whiskey run through the Scotch column = 3hrs at 130 proof average

Whiskey through the scotch and 4 plate = 4 hrs at 150 proof average

Vodka = 8 to 10 hrs. for 192 proof

This system will produce them all: Moonshine, Bourban, Whiskey, Vodka, Rum and Gin.

I have a customer in VA who has been in operation for about 1 yr now and his distiller has really tightened up his run times with good results. He does 2 stripping runs per day that take 2 hrs each, then he does a spirit run to 130 proof that also takes 2 hrs.

I was in the sawmill business for over 20 yrs. I know the necessity of production. My distilling equipment, from fermenter to vodka column, is built to maximize my customer's production (if that is what they want). I can give my customers the ability to do 2 stripping runs and 1 spirit run per day in the same still which means that my customers have twice the production of many of my competitors. We have configurations with stripping stills and combi vessels that will give you even more production. I am sure that ASD can give you that kind of production, but my stills are almost 1/2 the price of his and just as pretty. I have to admit that Steve's web site is much fancier than mine, but I am all about keeping my overhead low so that I can maintain my incredible prices. Check it out, my pricing is right out in the open on my web site. http://distillery-equipment.com/300_gallon_still.htm If anyone is interested in my equipment just give me a holler at 417-778-6908 If you would like to see one of my 300 gallon stills do a 2 hr stripping run and a 3hr spirit run just let me know and we will make you an appointment to go have a look. Our 800 gallon stills heat up and run times are very similar to the 300 gallon.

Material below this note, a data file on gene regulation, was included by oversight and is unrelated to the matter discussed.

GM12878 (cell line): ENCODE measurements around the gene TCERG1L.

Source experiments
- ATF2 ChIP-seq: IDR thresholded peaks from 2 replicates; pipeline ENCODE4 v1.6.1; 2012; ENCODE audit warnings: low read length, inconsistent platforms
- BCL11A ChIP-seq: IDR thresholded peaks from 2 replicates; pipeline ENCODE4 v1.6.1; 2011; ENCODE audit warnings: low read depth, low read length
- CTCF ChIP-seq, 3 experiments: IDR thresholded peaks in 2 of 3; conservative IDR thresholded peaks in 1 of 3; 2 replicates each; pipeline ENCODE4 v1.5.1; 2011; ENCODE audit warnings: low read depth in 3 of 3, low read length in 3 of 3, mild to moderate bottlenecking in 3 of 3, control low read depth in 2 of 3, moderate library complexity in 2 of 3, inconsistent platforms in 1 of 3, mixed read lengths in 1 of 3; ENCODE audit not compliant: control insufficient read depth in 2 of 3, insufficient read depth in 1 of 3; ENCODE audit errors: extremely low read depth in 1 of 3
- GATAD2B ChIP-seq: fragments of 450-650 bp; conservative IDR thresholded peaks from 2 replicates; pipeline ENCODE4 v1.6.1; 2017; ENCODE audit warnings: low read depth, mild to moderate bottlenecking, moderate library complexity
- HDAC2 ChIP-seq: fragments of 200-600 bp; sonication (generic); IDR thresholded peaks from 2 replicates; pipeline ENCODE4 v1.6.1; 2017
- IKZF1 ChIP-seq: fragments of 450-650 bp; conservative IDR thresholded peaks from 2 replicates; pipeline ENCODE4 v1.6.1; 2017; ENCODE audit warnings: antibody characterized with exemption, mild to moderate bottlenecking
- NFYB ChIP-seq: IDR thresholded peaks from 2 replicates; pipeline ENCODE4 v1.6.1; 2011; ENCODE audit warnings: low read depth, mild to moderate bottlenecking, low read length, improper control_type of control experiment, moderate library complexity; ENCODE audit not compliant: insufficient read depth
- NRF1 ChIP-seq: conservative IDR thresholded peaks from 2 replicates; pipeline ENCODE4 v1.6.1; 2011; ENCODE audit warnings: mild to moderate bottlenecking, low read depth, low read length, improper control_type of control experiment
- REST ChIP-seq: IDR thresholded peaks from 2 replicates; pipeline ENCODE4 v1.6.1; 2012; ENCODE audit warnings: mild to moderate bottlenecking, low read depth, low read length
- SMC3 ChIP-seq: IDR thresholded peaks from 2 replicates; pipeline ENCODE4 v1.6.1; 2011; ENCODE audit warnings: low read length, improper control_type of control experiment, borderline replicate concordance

Something else everyone should know, my mash cookers have a built in cooling system that does not involve a coil in the boiler. You don't need an expensive heat exchanger with a pump and the cooling time is very short. Also my cooling design does not increase the cost of my Mash Tuns. If there are any questions email me paul@distillery-equipment.com

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i would say in that instance the agitator is too small for the application,

I don't know what size of prop they are running so I can't really say.

I would just really look at how many times you can turn a tank over every minute with a specific prop. The rep from "lighting mixers" was over and was teaching me all about it. It was a great lesson! That is what they do and they are good at it.